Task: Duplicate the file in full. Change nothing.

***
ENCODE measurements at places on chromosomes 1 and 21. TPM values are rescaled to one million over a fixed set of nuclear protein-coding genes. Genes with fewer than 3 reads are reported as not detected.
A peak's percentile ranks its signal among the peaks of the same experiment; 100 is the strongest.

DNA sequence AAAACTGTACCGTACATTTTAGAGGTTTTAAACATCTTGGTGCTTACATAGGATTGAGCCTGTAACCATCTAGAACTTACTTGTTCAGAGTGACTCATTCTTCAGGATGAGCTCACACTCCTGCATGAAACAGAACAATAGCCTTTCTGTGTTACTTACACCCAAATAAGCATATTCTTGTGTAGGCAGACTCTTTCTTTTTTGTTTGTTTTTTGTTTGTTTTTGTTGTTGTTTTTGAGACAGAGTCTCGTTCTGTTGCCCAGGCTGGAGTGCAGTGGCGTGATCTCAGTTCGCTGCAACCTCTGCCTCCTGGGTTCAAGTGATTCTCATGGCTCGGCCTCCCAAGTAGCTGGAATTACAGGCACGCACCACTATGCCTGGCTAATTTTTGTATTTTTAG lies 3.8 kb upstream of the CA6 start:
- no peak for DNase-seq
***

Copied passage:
ENCODE measurements at places on chromosomes 1 and 21. TPM values are rescaled to one million over a fixed set of nuclear protein-coding genes. Genes with fewer than 3 reads are reported as not detected.
A peak's percentile ranks its signal among the peaks of the same experiment; 100 is the strongest.

DNA sequence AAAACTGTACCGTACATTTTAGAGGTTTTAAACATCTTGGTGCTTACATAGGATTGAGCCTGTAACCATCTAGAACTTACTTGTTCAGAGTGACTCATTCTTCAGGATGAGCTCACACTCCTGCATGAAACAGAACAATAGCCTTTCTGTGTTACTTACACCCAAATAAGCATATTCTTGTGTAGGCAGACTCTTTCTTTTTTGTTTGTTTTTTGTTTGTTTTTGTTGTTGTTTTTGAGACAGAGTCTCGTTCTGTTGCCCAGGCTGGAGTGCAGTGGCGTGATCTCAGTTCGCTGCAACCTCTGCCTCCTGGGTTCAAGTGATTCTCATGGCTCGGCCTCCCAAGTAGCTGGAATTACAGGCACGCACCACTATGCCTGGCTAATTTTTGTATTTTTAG lies 3.8 kb upstream of the CA6 start:
- no peak for DNase-seq